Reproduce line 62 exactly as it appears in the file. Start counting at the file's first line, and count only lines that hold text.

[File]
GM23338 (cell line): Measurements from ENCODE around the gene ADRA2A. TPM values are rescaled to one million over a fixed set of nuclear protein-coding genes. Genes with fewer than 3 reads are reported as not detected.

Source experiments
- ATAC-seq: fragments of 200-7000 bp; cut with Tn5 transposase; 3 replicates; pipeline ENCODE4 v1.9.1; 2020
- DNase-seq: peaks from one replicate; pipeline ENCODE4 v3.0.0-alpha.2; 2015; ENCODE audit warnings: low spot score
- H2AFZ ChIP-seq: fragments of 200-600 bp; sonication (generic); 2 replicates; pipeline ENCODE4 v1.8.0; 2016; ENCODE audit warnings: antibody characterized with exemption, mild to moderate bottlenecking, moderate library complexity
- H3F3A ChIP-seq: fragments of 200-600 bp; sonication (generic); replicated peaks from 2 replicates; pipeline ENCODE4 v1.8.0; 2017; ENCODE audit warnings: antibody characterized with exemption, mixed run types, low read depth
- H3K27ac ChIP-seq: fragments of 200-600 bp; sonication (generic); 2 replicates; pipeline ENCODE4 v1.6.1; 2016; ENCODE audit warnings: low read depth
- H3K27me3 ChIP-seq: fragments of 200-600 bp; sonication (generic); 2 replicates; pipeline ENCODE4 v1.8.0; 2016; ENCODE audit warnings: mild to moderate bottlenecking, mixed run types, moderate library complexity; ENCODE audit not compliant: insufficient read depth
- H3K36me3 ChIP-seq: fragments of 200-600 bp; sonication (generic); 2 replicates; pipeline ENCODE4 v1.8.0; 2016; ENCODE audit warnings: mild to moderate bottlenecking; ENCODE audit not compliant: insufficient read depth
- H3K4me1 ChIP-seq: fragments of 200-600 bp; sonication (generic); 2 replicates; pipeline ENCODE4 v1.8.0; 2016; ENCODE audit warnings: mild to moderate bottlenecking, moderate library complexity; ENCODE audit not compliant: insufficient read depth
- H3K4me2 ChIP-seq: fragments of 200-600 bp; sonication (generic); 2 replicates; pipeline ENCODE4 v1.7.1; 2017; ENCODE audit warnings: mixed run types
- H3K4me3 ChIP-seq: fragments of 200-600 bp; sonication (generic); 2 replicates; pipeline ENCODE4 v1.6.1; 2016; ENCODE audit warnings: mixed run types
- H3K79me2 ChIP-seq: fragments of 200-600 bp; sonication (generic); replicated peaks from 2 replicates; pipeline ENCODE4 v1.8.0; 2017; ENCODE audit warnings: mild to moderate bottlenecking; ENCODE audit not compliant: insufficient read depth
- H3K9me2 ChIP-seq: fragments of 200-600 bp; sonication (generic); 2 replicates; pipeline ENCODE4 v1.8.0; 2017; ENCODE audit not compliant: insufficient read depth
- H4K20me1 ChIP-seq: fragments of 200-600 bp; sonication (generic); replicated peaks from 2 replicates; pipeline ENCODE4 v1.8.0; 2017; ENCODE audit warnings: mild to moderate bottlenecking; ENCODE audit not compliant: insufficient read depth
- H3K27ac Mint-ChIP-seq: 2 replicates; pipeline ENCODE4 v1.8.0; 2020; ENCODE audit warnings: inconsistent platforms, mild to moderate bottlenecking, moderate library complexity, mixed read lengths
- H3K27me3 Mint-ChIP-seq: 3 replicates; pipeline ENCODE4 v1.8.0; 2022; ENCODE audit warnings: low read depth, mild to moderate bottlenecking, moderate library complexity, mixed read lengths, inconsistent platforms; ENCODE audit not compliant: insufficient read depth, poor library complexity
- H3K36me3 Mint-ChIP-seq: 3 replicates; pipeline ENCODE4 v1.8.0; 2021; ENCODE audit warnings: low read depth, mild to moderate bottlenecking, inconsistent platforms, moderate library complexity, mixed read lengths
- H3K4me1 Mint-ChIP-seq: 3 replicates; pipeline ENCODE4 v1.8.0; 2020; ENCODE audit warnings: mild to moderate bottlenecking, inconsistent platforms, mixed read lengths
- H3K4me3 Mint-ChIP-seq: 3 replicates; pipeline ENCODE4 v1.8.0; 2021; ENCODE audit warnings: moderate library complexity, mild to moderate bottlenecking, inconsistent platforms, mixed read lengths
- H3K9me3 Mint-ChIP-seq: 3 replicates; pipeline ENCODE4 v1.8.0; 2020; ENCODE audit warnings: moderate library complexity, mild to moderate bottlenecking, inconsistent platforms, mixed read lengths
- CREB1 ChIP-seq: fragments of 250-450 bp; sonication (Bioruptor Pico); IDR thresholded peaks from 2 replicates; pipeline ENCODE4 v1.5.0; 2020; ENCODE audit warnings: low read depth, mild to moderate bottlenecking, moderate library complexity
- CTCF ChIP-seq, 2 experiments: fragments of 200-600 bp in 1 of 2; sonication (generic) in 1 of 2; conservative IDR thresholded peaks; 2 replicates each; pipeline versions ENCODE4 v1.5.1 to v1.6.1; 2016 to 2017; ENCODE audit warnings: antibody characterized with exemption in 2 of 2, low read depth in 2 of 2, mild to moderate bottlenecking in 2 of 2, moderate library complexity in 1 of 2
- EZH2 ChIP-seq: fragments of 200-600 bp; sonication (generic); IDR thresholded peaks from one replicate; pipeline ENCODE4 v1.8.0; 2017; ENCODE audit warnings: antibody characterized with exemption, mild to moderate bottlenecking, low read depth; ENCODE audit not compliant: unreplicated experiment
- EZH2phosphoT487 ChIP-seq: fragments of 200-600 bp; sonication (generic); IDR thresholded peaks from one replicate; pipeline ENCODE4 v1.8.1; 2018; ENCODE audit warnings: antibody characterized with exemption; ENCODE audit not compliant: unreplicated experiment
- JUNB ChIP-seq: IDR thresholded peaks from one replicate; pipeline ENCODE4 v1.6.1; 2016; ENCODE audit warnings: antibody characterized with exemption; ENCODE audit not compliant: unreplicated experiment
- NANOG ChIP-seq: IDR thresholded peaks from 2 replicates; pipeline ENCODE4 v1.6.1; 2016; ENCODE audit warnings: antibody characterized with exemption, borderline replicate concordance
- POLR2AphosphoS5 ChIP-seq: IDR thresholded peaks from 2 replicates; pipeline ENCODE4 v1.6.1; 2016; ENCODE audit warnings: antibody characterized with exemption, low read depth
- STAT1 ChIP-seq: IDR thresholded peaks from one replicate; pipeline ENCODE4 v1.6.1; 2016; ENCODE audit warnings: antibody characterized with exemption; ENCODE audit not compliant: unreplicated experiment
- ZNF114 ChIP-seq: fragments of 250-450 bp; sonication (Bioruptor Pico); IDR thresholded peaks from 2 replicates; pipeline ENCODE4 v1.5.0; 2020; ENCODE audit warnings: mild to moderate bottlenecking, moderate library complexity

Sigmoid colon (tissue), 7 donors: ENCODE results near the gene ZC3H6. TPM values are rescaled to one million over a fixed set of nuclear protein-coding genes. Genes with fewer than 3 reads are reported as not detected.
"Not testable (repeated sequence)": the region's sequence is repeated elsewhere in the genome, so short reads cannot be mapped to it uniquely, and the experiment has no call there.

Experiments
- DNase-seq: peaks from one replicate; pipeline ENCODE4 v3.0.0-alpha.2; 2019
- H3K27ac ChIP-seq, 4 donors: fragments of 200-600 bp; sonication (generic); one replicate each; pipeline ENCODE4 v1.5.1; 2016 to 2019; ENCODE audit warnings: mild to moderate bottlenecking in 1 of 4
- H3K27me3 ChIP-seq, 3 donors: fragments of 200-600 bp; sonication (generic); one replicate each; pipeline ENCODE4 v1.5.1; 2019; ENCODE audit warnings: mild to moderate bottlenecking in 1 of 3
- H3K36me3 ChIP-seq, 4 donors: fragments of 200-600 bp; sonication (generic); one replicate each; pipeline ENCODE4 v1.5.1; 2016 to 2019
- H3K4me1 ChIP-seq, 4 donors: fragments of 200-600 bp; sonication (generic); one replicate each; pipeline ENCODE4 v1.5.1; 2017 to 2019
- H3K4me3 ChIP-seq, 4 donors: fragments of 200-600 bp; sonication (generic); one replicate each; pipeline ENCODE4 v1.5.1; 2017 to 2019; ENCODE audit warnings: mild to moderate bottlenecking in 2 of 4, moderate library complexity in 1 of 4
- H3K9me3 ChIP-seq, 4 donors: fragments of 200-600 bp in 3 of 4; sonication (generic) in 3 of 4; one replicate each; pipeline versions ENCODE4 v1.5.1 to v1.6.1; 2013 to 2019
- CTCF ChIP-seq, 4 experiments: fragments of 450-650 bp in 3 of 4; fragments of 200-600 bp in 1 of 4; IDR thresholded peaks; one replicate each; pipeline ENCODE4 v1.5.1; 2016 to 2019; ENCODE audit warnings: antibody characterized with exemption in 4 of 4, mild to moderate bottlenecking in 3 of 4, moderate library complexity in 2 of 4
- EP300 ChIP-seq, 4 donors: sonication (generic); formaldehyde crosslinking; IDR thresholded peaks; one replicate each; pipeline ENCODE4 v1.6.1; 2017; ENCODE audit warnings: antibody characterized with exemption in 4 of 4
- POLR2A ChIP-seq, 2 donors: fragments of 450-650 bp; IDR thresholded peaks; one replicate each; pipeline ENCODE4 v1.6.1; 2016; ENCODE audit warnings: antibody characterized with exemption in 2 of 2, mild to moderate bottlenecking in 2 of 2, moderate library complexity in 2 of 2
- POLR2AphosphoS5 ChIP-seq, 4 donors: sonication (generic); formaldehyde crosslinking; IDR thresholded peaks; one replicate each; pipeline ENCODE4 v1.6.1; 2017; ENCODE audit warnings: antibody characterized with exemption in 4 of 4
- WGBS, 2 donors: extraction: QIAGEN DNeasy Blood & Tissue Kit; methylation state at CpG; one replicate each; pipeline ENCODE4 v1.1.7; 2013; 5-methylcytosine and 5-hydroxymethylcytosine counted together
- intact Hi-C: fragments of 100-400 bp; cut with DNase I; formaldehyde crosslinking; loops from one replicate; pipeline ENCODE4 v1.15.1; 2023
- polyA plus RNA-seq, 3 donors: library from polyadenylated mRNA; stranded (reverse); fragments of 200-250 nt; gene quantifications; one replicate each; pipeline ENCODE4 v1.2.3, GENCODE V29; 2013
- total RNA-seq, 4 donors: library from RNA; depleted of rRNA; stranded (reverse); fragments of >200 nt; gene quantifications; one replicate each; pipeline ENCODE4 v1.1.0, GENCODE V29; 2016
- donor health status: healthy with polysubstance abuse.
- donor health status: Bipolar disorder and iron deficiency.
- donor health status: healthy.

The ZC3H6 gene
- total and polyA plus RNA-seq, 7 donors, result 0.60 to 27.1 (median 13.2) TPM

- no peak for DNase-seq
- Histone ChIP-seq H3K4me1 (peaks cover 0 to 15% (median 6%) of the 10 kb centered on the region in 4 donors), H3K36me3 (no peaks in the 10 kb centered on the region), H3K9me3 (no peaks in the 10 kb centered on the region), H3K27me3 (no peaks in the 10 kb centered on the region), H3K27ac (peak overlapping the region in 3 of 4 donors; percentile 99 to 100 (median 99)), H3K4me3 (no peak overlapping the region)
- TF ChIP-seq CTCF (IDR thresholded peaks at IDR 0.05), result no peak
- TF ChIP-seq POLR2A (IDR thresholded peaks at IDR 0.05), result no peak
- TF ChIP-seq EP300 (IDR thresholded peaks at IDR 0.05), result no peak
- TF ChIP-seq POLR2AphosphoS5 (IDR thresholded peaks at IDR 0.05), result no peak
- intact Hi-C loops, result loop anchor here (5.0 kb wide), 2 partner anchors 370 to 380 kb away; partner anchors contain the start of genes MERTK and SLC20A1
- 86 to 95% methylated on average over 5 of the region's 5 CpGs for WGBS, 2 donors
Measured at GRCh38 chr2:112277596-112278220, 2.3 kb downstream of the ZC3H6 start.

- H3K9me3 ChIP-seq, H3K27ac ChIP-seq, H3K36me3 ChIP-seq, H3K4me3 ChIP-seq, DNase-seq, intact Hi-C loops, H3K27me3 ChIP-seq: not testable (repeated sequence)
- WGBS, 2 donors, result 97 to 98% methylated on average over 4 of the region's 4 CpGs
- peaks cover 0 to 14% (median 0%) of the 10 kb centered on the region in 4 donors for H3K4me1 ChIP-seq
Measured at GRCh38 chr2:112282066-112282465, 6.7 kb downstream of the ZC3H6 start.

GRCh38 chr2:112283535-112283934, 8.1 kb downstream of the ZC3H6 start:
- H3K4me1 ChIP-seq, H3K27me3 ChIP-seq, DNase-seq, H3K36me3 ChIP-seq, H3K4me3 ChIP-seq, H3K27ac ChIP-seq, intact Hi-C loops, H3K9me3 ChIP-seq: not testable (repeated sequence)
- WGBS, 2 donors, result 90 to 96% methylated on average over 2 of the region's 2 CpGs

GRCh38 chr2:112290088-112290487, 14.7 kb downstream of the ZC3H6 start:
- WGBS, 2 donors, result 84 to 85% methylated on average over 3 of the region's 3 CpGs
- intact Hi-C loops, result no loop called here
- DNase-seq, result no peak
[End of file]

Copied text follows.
Measured at GRCh38 chr2:112277596-112278220, 2.3 kb downstream of the ZC3H6 start.